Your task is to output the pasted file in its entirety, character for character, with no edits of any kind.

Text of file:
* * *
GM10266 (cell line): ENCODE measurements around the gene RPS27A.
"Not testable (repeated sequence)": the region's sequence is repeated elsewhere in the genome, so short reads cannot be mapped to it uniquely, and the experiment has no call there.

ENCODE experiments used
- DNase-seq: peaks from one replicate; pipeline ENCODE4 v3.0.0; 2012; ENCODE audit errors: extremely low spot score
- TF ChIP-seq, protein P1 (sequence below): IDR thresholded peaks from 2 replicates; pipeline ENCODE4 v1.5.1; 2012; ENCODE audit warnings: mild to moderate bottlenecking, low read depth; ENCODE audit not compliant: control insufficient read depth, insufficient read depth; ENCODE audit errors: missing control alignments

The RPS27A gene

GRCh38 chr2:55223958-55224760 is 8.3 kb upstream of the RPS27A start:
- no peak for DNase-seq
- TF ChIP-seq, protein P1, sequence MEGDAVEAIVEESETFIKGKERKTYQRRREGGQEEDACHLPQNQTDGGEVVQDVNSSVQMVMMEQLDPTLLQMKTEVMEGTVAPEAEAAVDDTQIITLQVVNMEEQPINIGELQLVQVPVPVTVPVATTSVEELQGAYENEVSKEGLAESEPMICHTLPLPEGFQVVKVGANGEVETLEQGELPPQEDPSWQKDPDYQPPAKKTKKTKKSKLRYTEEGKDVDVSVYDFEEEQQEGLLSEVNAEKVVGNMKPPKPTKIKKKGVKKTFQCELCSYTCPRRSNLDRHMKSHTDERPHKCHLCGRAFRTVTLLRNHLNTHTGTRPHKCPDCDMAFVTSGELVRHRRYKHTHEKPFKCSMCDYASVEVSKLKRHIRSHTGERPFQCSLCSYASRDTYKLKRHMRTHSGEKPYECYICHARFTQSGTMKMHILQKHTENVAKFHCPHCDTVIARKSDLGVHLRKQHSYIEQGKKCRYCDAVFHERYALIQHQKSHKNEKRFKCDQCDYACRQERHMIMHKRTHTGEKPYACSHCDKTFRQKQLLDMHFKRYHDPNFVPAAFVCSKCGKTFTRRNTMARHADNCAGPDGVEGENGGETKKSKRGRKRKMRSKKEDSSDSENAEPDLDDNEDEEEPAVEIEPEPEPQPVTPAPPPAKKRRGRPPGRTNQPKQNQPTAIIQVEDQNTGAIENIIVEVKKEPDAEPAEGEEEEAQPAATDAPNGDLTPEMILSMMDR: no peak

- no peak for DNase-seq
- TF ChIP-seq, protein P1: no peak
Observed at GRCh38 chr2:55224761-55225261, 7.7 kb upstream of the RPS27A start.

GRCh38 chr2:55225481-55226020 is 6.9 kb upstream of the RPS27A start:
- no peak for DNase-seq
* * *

GM10266 (cell line): ENCODE measurements around the gene RPS27A.
"Not testable (repeated sequence)": the region's sequence is repeated elsewhere in the genome, so short reads cannot be mapped to it uniquely, and the experiment has no call there.

ENCODE experiments used
- DNase-seq: peaks from one replicate; pipeline ENCODE4 v3.0.0; 2012; ENCODE audit errors: extremely low spot score
- TF ChIP-seq, protein P1 (sequence below): IDR thresholded peaks from 2 replicates; pipeline ENCODE4 v1.5.1; 2012; ENCODE audit warnings: mild to moderate bottlenecking, low read depth; ENCODE audit not compliant: control insufficient read depth, insufficient read depth; ENCODE audit errors: missing control alignments

The RPS27A gene

GRCh38 chr2:55223958-55224760 is 8.3 kb upstream of the RPS27A start:
- no peak for DNase-seq
- TF ChIP-seq, protein P1, sequence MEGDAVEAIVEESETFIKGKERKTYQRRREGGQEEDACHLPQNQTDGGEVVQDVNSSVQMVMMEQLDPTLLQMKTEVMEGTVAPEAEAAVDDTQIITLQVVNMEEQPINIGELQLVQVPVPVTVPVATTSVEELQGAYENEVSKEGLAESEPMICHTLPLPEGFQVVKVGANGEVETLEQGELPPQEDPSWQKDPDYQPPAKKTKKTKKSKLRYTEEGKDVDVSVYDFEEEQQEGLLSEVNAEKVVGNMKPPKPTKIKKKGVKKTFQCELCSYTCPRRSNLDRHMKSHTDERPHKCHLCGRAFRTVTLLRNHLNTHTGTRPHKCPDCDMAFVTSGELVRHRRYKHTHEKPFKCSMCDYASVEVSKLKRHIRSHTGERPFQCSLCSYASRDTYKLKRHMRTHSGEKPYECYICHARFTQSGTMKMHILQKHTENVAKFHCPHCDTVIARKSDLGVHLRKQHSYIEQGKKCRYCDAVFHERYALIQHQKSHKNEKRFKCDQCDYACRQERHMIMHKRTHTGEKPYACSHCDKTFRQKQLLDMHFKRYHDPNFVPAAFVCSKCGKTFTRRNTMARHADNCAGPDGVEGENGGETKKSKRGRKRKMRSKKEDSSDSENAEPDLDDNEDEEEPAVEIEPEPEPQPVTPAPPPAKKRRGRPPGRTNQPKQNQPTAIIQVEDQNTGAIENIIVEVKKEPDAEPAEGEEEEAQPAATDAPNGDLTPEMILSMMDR: no peak

- no peak for DNase-seq
- TF ChIP-seq, protein P1: no peak
Observed at GRCh38 chr2:55224761-55225261, 7.7 kb upstream of the RPS27A start.

GRCh38 chr2:55225481-55226020 is 6.9 kb upstream of the RPS27A start:
- no peak for DNase-seq